June 19, 2017
By Amy Beth Miller
For more adults to complete education beyond high school, East Tennessee needs to raise awareness of opportunities and help adult students balance school and life, a nonprofit advocacy group says.
In a report issued Monday, Complete Tennessee says the region including Blount and 15 other counties has ample education opportunities but faces challenges such as a lack of a college-going culture in rural areas and students not understanding the career options available.
Statewide, the report cites four main obstacles to reaching Gov. Bill Haslam’s Drive to 55, the goal for 55 percent of adults to have a college degree or postsecondary credential by 2025:
- Barriers to access, from a lack of options to inadequate transportation;
- Insufficient early postsecondary education and training opportunities;
- Inadequate student support; and
- Misalignment between education and workforce needs.
However the report notes differences among Tennessee’s nine economic development regions and outlines the challenges in each based on a statewide “listening tour,” which included discussions with community leaders, public forums including business and education stakeholders and surveys.
In Tennessee, 38.7 percent of adults had a postsecondary degree or credential by 2015, but in the East Region the numbers range from a low of about 19 percent in Morgan and Union counties to a high of nearly half in Knox County. Blount County ranks second in the region, at 37.8 percent, followed by Loudon County at 37 percent and Anderson at 35.8 percent.
Similarly, the number of high school graduates continuing on to college ranges from 43.1 percent in Monroe County to nearly 70 percent in Knox County, and Blount County at 64.6 percent.
The East Region has “ample opportunities,” the report says, with more than a dozen postsecondary campuses, but high school graduates and adults need to realize the workplace opportunities and career pathways that they can follow.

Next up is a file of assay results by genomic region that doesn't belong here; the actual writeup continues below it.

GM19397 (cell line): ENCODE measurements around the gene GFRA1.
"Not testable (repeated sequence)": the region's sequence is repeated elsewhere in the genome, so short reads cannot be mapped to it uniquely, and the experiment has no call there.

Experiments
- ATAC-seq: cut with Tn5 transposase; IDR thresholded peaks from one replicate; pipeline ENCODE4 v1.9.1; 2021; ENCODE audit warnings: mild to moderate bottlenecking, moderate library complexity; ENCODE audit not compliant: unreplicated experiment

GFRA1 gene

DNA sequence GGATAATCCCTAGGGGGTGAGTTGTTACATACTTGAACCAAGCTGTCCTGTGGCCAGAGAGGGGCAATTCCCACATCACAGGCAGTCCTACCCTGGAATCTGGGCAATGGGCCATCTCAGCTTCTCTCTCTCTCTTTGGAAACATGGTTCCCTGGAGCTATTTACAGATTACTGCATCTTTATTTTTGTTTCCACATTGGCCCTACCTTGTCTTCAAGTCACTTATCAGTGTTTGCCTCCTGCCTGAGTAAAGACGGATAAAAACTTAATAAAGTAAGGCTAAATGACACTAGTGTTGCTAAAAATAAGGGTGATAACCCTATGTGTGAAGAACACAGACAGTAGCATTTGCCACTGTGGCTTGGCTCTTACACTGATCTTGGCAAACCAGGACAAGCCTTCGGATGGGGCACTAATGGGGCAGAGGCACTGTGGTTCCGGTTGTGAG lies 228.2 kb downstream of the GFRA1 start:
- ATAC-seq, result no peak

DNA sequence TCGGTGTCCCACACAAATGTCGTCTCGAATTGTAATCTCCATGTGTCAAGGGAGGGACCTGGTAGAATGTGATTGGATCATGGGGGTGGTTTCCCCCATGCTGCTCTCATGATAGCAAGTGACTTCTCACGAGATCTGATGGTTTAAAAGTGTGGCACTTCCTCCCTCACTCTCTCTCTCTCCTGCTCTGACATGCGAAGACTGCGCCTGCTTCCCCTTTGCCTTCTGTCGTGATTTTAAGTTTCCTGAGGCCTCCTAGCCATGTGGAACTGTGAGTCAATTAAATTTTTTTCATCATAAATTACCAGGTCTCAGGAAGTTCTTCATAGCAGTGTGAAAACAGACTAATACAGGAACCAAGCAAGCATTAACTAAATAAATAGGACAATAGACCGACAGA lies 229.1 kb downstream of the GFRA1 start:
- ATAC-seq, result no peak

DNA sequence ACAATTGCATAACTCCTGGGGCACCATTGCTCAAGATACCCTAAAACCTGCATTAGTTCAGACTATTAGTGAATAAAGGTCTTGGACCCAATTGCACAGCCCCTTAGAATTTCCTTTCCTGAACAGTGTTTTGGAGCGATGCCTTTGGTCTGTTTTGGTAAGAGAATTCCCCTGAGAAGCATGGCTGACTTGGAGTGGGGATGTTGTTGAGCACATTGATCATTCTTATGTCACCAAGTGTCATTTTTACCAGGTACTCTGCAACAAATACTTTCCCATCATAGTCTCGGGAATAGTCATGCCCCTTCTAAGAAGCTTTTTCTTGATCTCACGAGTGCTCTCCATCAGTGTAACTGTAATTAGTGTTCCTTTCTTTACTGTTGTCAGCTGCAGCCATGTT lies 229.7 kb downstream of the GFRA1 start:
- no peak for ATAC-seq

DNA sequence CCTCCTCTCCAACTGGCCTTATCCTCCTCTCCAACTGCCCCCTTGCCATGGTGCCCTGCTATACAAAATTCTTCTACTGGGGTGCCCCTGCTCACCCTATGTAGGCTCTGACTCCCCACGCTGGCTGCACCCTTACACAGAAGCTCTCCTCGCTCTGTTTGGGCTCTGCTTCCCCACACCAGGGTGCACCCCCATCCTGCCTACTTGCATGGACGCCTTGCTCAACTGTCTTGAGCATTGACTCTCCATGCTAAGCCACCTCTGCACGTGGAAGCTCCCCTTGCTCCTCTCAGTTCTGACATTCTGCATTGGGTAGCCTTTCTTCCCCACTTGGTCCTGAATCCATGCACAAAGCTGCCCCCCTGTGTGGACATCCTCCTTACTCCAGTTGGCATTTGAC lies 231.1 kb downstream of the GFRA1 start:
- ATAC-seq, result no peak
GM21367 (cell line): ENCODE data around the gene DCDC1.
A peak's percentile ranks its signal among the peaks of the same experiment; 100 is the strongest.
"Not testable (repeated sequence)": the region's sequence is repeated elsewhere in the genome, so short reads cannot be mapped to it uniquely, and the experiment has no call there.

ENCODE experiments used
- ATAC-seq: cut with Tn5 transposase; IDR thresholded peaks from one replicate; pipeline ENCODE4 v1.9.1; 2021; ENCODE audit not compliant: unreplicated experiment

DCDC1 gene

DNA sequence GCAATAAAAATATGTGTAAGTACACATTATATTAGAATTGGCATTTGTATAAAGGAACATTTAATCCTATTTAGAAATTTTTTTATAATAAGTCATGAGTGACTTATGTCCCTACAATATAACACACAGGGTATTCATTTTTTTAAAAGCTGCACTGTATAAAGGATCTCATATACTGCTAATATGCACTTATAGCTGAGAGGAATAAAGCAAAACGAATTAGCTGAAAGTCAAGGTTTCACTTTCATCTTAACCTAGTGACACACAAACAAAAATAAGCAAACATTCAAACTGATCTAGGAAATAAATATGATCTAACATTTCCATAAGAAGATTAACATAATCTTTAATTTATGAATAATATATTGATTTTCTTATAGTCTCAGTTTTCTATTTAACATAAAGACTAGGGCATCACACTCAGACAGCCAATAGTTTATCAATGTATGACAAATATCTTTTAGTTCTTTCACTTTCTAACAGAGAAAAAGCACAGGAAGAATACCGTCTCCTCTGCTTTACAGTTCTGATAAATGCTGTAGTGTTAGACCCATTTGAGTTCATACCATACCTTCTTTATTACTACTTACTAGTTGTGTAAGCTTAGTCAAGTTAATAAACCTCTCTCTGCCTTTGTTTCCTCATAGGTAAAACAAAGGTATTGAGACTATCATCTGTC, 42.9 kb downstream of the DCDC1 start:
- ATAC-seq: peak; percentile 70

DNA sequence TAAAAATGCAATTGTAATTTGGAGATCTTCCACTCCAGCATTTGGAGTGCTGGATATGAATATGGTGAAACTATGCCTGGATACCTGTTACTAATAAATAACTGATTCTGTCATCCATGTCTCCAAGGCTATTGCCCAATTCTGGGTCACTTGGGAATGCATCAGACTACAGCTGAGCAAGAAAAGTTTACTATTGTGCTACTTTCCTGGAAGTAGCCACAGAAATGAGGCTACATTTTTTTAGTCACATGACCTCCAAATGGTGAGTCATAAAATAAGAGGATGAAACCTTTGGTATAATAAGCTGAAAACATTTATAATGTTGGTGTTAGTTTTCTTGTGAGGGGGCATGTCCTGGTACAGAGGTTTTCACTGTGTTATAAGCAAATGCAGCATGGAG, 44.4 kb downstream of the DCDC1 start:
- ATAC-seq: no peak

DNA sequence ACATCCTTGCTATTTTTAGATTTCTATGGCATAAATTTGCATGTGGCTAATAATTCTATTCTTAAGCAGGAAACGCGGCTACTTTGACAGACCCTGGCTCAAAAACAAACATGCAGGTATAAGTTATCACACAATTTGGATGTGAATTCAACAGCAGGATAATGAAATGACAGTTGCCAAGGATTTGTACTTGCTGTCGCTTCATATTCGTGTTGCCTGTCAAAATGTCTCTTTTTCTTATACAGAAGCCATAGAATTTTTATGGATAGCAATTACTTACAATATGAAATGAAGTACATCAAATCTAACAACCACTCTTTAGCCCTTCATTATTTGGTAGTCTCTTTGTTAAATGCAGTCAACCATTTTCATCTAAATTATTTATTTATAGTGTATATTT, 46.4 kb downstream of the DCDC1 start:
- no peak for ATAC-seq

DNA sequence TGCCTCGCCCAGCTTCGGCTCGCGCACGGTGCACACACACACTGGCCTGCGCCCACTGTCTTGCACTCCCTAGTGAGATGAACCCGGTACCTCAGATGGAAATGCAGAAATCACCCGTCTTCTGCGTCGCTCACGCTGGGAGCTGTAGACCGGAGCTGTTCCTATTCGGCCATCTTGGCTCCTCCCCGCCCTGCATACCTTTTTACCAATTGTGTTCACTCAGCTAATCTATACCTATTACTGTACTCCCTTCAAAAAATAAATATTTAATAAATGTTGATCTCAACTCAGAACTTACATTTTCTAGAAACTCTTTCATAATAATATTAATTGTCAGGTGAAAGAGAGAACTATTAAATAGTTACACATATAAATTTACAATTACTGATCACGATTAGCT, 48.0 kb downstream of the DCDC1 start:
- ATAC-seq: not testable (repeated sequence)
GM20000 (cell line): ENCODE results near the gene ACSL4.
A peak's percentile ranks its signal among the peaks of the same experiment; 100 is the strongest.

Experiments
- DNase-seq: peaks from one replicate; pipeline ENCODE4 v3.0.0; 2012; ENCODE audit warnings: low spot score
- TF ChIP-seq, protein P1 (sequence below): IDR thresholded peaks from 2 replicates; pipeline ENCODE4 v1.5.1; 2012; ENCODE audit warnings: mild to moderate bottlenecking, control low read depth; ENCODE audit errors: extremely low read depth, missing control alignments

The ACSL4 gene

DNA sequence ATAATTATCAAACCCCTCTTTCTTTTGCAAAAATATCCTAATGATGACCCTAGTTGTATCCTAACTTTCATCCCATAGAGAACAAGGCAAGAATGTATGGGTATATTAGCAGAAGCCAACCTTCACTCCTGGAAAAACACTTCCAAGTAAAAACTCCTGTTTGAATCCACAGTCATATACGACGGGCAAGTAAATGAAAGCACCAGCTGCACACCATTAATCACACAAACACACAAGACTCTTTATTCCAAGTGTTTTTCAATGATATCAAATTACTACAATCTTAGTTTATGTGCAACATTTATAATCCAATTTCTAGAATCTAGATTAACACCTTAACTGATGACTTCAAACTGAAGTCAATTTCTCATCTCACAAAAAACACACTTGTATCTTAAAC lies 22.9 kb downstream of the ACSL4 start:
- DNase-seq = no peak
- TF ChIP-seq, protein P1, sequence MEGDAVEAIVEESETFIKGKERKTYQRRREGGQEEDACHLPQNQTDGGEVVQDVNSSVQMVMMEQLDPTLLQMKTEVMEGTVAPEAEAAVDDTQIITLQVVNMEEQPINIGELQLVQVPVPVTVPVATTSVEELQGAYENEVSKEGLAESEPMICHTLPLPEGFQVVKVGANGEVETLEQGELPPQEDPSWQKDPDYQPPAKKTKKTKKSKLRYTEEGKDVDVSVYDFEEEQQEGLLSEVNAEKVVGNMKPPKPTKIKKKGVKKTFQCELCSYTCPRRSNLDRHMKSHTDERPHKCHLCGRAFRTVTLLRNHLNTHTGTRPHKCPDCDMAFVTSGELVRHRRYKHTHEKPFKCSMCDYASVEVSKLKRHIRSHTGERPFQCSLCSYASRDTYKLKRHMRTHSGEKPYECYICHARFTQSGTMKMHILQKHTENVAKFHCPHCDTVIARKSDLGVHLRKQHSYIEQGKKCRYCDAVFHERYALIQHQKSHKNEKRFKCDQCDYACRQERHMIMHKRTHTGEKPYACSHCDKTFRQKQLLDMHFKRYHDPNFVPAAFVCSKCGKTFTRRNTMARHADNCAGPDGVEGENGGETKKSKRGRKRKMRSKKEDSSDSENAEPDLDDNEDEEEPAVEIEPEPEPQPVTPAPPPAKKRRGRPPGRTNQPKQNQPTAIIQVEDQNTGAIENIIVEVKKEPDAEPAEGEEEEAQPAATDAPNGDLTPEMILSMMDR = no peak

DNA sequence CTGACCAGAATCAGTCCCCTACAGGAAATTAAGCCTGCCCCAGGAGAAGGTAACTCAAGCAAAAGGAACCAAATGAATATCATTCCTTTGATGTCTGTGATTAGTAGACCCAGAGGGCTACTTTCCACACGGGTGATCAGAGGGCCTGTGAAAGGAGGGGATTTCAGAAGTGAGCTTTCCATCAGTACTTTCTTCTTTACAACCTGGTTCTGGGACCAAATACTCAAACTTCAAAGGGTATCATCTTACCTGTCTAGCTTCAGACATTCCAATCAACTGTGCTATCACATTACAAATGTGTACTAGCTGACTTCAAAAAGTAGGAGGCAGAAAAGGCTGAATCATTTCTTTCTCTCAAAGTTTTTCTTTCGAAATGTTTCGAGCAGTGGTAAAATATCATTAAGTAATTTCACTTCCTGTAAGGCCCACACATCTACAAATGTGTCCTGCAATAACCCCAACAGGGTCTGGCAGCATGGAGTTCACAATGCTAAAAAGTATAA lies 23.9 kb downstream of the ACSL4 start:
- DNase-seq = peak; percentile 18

The next step for Complete Tennessee will be to work with local communities on “completion strategies” to address the challenges. In the East Region, options already raised include:
Increasing partnerships with K-12 schools to show students the value of a higher education at an early age, and to provide work-based learning and other experiences that show career options in the region; and Providing support services for adult students, such as child care and elder care.
Local school districts have been increasing their work-based learning programs, and last year the Blount County campus of Pellissippi State Community College announced a pilot program to help students with child care.
Programs such as the Tennessee Promise and Reconnect programs, which provide last-dollar scholarships to attend community and technical colleges, don’t solve all the problems. For example, students still need to cover book costs, and adults may lose wages if they take time to attend classes. “We know that completion rates are tied to income,” Dr. Kenyatta Lovett, executive director of Complete Tennessee, said during a conference call with reporters Monday.
In particular, low-income, first-generation and adult students face “outside-of-the-classroom” challenges, the report notes. When higher education is a new environment, they may not understand the “hidden curriculum” of expectations or terms regularly used, such as FAFSA, the Free Application for Federal Student Aid. One university president who was helping her own child enter college noted, “We in higher education speak a different language,” Lovett said.
Complete Tennessee also notes the need to coordinate education with workforce demands and to have employers support the long-term gains of increased education. In some regions, employers noted a problem of graduates not having the “soft skills” needed to be successful at work, such as the ability to communicate well and work in teams.
In areas such as Nashville, Lovett said, some employers are not requiring a high school diploma for jobs that pay $18 an hour. “Long-term, that’s not in the best interest of that student, the employer or the community,” he said. Increasing postsecondary attainment increases household income as well as state and local tax revenue.
Lovett said the group is very encouraged by the Chattanooga 2.0 initiative, aimed at doubling the number of residents with a postsecondary degree or credential over the next decade. The 10 strategies under the program start at birth, proving families information about infant health and development, and go all the way through connecting adults with grants and scholarships to further their education.